), an increase in hardness, and a faster melting rate (
• Guinard J.
• Mori L.
• Uatoni B.
• Panyam D.
• Kilara A.
Sugar and fat effects on sensory properties of ice cream.
;
• Prindiville E.A.
• Marshall R.T.
• Heymann H.
Effect of milk fat on the sensory properties of chocolate ice cream.
;
• Roland A.M.
• Phillips L.G.
• Boor K.J.
Effects of fat content on the sensory properties, melting, color, and hardness of ice cream.
). More commonly, fat is replaced with a bulking agent (
• McClements D.J.
Reduced-fat foods: The complex science of developing diet-based strategies for tackling overweight and obesity.
) to provide structural support (
• Roland A.M.
• Phillips L.G.
• Boor K.J.
Effects of fat content on the sensory properties, melting, color, and hardness of ice cream.
) and improve sensory properties (
• Conforti F.D.
Effect of fat content and corn sweeteners on selected sensory attributes and shelf stability of vanilla ice cream.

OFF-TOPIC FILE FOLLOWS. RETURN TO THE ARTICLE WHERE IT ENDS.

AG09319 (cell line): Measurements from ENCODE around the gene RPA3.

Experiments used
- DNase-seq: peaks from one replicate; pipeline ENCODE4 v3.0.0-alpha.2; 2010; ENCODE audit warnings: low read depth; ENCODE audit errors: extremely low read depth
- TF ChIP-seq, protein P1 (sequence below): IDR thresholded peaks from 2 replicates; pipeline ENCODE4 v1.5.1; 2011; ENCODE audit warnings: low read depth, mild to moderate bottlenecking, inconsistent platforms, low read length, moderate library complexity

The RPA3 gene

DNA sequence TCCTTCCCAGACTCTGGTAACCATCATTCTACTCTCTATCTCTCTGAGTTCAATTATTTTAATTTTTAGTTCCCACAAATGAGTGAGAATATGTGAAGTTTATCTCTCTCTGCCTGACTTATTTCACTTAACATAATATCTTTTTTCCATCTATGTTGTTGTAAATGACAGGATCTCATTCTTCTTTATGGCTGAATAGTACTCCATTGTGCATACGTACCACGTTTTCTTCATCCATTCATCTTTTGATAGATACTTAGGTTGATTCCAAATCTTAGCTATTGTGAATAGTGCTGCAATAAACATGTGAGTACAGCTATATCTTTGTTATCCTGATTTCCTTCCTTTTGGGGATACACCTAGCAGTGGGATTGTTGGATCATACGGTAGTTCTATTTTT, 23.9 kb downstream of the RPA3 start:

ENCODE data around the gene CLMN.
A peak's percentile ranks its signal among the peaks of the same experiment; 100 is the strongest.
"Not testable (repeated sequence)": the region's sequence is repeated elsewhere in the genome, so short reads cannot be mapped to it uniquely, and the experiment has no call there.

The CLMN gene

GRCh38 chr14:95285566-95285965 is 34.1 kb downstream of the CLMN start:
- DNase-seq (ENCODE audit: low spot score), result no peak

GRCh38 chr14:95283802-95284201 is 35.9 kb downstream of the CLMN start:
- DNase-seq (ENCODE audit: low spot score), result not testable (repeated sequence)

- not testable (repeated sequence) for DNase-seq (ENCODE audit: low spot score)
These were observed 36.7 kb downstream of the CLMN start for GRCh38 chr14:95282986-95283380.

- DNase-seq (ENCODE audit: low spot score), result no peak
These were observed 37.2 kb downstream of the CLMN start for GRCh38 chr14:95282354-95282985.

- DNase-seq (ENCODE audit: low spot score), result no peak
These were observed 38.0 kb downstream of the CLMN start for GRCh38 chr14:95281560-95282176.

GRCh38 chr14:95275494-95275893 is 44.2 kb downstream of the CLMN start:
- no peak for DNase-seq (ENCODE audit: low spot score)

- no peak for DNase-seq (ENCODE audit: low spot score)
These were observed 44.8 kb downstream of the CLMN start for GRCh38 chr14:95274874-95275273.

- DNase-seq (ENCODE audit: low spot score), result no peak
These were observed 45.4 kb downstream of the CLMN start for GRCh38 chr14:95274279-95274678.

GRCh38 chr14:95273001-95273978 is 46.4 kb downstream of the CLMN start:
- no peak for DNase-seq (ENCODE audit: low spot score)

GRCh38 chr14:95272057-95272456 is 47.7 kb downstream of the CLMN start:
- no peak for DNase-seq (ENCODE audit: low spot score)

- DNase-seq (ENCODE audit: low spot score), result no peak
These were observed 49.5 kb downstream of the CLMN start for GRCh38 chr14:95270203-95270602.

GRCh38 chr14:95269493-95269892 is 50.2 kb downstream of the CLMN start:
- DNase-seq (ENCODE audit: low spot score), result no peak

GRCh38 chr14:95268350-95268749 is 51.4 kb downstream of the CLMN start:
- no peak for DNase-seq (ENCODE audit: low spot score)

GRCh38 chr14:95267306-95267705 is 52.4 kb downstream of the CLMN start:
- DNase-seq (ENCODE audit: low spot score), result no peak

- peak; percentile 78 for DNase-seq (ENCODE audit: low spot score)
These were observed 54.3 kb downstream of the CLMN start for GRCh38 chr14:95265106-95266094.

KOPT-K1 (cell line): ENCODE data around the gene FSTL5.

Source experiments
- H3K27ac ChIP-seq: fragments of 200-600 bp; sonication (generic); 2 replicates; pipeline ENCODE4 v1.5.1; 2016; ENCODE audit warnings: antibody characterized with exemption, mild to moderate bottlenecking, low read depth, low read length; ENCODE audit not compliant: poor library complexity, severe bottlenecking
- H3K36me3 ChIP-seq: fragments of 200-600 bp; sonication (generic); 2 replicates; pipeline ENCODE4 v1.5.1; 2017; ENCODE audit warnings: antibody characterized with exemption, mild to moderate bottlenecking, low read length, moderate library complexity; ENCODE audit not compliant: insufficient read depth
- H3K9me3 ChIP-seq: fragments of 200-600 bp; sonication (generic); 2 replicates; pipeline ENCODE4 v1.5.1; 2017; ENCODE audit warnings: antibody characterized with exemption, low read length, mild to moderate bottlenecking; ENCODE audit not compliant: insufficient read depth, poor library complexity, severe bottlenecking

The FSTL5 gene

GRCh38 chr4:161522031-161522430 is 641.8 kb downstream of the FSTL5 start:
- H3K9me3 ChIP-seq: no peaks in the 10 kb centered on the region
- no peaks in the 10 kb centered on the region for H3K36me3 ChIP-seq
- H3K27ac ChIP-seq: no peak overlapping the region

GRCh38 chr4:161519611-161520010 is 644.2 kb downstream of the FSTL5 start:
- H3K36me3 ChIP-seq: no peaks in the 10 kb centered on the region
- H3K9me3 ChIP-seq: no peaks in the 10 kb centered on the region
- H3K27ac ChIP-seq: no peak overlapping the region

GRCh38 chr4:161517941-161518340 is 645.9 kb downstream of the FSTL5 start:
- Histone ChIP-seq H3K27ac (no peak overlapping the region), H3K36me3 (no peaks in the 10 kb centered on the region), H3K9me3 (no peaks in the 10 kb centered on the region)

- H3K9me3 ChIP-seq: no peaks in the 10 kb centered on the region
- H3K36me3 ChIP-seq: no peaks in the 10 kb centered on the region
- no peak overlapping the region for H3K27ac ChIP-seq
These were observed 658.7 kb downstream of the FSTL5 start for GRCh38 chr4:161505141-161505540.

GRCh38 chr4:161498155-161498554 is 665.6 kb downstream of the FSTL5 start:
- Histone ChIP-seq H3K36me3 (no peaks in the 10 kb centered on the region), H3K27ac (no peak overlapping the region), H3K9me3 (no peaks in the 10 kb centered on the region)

;
• Stampanoni Koeferli C.R.
• Piccinali P.
• Sigrist S.
The influence of fat, sugar and non-fat milk solids on selected taste, flavor and texture parameters of a vanilla ice cream.
;
• Guinard J.
• Mori L.
• Uatoni B.
• Panyam D.
• Kilara A.
Sugar and fat effects on sensory properties of ice cream.
). Bulking agents are usually carbohydrate or protein ingredients, used because of their lower energy content relative to fat and their water adsorption properties (
• Akoh C.C.
Fat replacers.
). Maltodextrins, polysaccharides produced by partial hydrolysis of starch (
• Sonwane R.S.
Sensorial quality of dietetic soft serve ice cream prepared by using different proportions of maltodextrin.
), are a common bulking ingredient in frozen desserts. The use of maltodextrin, polydextrose, and inulin in reduced-fat ice cream mix has been shown to increase viscosity (
• Schmidt K.
• Lundy A.
• Reynolds J.
• Yee L.N.
Carbohydrate or protein based fat mimicker effects on ice milk properties.
;
• Aykan V.
• Sezgin E.
• Guzel-Seydim Z.B.
Use of fat replacers in the production of reduced-calorie vanilla ice cream.
) and produce fast-melting frozen desserts (
• Ohmes R.L.